Auction is different, buyers do not have the opportunity to reduce their offer, with an auction sale the price can only increase, the emphasis is on the potential for the property, not the problems.

Can I sell by auction if there is a mortgage on my house?

There is no legal reason why you can’t sell your house by auction if you have a mortgage outstanding on your property. However, you will need to make sure the outstanding mortgage (redemption) amount can be paid off from the proceeds of sale.

How does an auction sale price compare to an estate agency sale price?

The big difference between the sale prices achieved at auction compared to estate agency sales is the direction of negotiation.ᅠ As the diagram below illustrates; estate agents start with a high “asking price” and in most market conditions (apart from an exceptionally booming market) the asking price will decrease over time and will be further negotiated down by the one and only selected buyer.ᅠ An auction sale is different, the price starts low and can only increase over the course of competitive bidding.

One of the benefits of selling your house at auction is that you’re not setting an upper limit to the sale price, this often leads to sale prices well above expectations!

Not setting a firm expectation on price (asking price) makes properties with potential for improvement ideal for auction; competitive bidding between multiple buyers ensures a property finds its top price as the true value and potential of the property is revealed.  Compare this to an estate agency sale, where the one and only selected buyer is perfectly entitled to reduce their offer amount for any reason at all (usually after a survey) often with cooperation from the estate agent who is eager to secure a sale at any price, so they can earn their commission.

Auction versus estate agent sale prices

Auction sale price versus estate agent sale price

With an estate agency sale the asking price starts high and decreases over the course of negotiations. But with an auction sale the price starts low and increases over the course of competitive bidding between multiple buyers.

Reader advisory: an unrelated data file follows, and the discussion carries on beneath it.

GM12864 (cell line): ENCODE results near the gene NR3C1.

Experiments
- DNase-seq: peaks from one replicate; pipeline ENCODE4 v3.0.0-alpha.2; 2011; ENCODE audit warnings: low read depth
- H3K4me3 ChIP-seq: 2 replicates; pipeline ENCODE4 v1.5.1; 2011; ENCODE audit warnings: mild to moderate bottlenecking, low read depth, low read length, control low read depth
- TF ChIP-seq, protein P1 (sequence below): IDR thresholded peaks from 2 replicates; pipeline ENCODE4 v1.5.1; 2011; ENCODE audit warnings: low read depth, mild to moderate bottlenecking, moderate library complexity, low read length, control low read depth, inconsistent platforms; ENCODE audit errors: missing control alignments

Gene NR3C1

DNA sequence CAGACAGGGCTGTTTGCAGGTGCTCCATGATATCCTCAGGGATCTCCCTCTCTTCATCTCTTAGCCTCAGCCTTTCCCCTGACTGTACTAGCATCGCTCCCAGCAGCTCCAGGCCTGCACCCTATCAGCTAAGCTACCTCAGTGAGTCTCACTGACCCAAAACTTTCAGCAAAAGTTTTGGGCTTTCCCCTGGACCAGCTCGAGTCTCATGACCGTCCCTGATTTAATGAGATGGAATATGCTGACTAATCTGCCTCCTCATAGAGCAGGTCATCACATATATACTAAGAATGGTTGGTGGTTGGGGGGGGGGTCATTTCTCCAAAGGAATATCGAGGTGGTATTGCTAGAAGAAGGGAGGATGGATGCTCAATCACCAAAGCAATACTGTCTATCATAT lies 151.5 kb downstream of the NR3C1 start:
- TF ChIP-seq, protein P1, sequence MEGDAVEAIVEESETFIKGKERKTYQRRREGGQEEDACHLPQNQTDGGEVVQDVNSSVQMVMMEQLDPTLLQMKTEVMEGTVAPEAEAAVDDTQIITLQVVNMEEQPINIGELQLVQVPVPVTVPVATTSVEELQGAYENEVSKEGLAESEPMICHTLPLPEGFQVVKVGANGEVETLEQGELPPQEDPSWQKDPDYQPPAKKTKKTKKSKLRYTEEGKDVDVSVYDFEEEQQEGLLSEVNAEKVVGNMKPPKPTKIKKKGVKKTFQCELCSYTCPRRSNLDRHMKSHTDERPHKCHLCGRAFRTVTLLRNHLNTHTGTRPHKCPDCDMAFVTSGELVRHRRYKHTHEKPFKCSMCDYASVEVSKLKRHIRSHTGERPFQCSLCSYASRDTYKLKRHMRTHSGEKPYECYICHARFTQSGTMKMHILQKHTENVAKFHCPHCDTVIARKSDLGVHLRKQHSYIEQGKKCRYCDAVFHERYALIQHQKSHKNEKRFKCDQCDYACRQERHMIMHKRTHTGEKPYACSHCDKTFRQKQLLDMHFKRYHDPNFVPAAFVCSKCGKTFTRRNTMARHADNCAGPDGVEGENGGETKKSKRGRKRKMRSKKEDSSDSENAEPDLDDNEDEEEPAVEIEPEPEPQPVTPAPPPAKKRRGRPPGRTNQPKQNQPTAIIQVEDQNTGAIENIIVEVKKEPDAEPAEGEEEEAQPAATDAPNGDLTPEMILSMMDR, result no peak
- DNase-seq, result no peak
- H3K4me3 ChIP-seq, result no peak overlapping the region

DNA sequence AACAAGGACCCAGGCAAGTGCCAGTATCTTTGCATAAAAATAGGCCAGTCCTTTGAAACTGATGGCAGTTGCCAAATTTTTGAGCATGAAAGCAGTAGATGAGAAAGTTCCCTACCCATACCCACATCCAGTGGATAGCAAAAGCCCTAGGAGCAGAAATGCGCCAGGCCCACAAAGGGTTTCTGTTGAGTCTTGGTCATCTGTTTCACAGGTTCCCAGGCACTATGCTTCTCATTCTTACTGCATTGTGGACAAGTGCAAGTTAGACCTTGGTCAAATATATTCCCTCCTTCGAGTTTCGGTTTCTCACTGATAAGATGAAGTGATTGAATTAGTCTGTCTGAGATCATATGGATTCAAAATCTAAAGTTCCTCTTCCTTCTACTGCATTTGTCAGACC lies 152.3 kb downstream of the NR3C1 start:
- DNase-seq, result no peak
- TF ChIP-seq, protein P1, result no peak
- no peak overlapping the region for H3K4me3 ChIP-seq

With an estate agency sale the asking price starts high and decreases over the course of negotiations. But with an auction sale the price starts low (the reserve price) and increases over the course of competitive bidding between multiple buyers.

Find out more about auction reserve prices and why they’re so important!

Allowing multiple bidders to compete for your property not only helps to achieve a higher sale price, it also helps towards ensuring a reliable sale.  Estate agency sales are prone to falling through because the one and only selected buyer is quite within their rights to back out of the sale at any time up to the point of formal exchange of contracts.

What is an auction guide price?

The reserve price should not be confused with the guide price. The auction guide price is the amount a property is advertised for. It’s typically set below the reserve price to stimulate interest amongst prospective buyers and encourage bidding. Getting more people through the door converts to more bidders on auction day, helping to ensure a successful sale.

How long does it take to sell a house at auction?